• One or two verses quoted directly from the Bible. The translations vary; many are from the English Standard Version (ESV), and others are Amplified, God’s Word, the International Children’s Bible, and the New Living Translation.
  • A “Learn More” section suggesting another Bible passage parents could read to their kids to further explain the name of God. This is a great resource to go deeper with older kids
  • A short “What Happened Next” paragraph either summarizing events that happen between the story and the next story, or introducing the next story
  • A short prayer thanking God for what the story reveals about him (ex: “Dear God, thank you for making the world. Thank You for making me, my pets, and the people I love! You are my powerful, strong Creator. I love you, God. Amen.”


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For young children (around 2-5 years old), I think the story and “What Does It Mean” sections are the perfect length and depth, and the other sections are fantastic to go a little deeper with older children or even adults!

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The illustrations in this book are STUNNING. I literally caught my breath several times when I turned the page and saw the next beautiful spread. The colors are vibrant and beautifully gradated, and the detail in many of the pictures is just exceptional. Diane Le Feyer deserves an award for this work; it is absolutely lovely.

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I read pretty carefully looking for any particular doctrinal positions (Calvinism/Armenianism, Dispensationalism/Covenant Theology, Lordship Salvation/Free Grace, etc), particularly in the “What Does It Mean” sections, and nothing in particular stood out to me. Because the book focuses on what the Bible stories reveal about God’s names and character, there really isn’t much in here that I feel would be controversial.

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I appreciated that the book includes some lesser-known stories that are not often included in children’s Bibles, such as Jacob’s dream, manna from heaven, Solomon asking for wisdom, and the day of Pentecost. The stories are all definitely “G-rated.” For example, Joseph’s story doesn’t specifically explain that he was a slave or talk about Potiphar’s wife trying to seduce him or the baker who dies. It focuses on “The Lord My Rock” and how God turns our problems into something good. The crucifixion is also not explained in detail, beyond saying that Jesus’ hands and feet were nailed to a cross and he died. Parents can of course add more detail to the stories as they believe it is appropriate.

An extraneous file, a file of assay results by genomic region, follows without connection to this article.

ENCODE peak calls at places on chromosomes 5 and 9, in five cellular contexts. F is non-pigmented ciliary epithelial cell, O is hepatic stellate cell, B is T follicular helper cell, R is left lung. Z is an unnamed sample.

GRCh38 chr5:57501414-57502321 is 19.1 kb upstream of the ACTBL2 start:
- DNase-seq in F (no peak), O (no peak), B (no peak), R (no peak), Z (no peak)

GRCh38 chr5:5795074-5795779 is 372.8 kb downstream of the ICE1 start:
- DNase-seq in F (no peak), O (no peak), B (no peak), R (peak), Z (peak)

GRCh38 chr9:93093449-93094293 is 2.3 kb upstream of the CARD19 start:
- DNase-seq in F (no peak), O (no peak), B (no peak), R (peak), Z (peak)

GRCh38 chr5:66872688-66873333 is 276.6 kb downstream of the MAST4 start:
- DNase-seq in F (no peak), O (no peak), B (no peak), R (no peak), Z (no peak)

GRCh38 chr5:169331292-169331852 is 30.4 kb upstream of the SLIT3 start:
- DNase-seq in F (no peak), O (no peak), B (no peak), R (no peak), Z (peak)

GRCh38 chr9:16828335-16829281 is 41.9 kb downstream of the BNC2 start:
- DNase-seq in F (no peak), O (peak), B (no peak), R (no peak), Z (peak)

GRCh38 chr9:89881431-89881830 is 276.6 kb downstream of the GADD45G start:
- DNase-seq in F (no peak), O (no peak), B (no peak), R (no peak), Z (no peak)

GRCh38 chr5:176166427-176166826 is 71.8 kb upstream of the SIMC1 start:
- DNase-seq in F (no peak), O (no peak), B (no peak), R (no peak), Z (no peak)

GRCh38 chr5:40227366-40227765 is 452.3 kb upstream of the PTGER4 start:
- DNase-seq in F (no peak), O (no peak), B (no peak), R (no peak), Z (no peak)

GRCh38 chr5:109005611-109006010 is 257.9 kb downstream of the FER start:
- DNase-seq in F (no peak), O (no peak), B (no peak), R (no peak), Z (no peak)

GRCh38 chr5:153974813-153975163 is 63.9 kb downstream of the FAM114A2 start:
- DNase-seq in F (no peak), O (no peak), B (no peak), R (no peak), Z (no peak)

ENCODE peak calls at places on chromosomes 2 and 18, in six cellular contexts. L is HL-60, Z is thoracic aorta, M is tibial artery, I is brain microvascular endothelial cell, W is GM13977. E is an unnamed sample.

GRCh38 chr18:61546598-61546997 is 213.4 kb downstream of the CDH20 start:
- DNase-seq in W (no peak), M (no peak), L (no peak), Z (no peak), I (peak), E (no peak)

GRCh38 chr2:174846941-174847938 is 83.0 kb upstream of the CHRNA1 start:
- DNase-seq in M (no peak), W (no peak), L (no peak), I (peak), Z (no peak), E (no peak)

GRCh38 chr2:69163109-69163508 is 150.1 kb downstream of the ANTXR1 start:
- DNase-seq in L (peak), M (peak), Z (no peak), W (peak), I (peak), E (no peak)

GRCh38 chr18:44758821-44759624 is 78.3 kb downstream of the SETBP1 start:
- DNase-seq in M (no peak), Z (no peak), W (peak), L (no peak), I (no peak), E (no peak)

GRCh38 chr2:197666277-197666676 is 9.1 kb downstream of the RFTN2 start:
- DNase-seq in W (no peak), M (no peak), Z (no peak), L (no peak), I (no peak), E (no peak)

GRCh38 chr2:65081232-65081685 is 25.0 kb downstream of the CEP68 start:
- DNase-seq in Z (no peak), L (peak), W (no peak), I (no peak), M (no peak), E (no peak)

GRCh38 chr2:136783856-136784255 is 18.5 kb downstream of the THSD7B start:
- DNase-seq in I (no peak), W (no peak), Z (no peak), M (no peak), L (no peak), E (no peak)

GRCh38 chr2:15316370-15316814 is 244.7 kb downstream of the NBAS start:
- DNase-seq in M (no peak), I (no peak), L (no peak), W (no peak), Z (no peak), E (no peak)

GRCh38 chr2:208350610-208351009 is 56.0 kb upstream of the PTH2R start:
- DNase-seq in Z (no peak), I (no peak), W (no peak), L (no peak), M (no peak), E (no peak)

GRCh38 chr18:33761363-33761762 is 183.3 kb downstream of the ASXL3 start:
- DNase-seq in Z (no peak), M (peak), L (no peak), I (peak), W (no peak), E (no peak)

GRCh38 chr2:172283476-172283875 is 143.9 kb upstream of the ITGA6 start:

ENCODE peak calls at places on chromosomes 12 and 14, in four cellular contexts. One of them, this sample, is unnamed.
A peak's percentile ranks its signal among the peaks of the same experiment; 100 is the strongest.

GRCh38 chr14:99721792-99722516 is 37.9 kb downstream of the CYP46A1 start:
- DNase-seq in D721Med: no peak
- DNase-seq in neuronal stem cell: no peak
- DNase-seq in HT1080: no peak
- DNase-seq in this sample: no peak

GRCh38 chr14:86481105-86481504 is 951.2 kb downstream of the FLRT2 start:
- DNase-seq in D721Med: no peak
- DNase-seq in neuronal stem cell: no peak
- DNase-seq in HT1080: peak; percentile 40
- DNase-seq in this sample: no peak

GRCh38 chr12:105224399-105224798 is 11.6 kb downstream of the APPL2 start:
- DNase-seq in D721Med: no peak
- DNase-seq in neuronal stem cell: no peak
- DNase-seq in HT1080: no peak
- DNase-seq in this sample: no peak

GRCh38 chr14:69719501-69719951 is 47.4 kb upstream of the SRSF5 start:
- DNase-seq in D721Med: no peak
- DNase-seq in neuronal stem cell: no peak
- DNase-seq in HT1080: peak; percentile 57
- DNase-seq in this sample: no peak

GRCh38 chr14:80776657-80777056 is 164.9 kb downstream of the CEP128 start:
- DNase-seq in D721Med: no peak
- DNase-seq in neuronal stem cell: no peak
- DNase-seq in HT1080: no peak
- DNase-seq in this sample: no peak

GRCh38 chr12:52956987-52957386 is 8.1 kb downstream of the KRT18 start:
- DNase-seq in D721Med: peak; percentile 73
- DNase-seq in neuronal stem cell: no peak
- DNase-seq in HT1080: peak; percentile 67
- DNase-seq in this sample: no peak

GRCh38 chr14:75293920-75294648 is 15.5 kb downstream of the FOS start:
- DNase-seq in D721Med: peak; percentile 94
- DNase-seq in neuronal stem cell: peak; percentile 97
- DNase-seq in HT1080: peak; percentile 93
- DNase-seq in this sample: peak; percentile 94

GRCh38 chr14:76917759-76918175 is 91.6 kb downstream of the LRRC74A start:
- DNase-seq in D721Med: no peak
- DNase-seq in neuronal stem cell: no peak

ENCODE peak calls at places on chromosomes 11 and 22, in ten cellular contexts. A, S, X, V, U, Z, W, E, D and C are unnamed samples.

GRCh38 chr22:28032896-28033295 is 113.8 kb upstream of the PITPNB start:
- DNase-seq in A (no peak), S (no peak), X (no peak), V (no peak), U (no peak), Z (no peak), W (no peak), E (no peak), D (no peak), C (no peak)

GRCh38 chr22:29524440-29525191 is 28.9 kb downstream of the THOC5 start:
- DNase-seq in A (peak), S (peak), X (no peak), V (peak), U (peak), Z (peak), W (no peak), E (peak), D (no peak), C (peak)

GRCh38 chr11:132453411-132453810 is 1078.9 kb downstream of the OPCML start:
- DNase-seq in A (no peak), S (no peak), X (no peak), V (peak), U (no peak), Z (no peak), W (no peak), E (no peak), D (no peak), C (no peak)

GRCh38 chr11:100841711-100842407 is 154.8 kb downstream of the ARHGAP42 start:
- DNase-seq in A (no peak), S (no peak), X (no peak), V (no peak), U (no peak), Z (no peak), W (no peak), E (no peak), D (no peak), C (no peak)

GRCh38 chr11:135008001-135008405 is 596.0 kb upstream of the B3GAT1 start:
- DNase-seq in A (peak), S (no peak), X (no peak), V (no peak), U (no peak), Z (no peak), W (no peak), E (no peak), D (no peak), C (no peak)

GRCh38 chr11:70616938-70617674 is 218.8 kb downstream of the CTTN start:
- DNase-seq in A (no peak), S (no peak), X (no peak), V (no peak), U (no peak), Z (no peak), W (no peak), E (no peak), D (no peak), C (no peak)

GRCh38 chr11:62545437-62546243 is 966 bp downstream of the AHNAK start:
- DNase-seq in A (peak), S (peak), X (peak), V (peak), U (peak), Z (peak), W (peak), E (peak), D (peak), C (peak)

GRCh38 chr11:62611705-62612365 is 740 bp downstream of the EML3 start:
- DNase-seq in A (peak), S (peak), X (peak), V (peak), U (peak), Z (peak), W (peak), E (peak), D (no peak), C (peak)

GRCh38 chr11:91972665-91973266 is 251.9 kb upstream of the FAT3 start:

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We own many children’s Bibles, but I think this one has catapulted to the top of my list of favorites. I love the focus on who God is and on how we can rely on Jesus and his enabling, not just our own efforts to “be good.” And the illustrations are by far the most beautiful that I have seen in a children’s Bible. This is a fantastic picture Bible that I highly recommend.

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(Disclosure: I received this book free from the publisher through the BookLook Bloggers in exchange for my honest review. I was not required to write a positive review. The opinions I have expressed are my own.)

Book Review: The Great Gatsby

GatsbyTitle: The Great Gatsby

Author: F. Scott Fitzgerald

Star Rating (out of 5): ****

For: Fans of beautiful prose, psychological insight, classics, tragedies

This is a sad cautionary tale of obsession, infidelity, and the emptiness of excess and immorality. I feel like I would have hated it if it wasn’t for the gorgeous, affecting prose, and Fitzgerald’s sharp insight into the way insecurity can make us turn accomplishments, wealth, or people into idols that eventually destroy us. So, I’d say read it if you’re looking for some fabulous writing, but skip it if you’re looking for an uplifting plot.

Here are two of my favorite quotes:
“The lawn started at the beach and ran toward the front door for a quarter of a mile, jumping over sun-dials and brick walks and burning gardens — finally when it reached the house drifting up the side in bright vines as though from the momentum of its run. The front was broken by a line of French windows, glowing now with reflected gold and wide open to the warm windy afternoon, and Tom Buchanan in riding clothes was standing with his legs apart on the front porch.”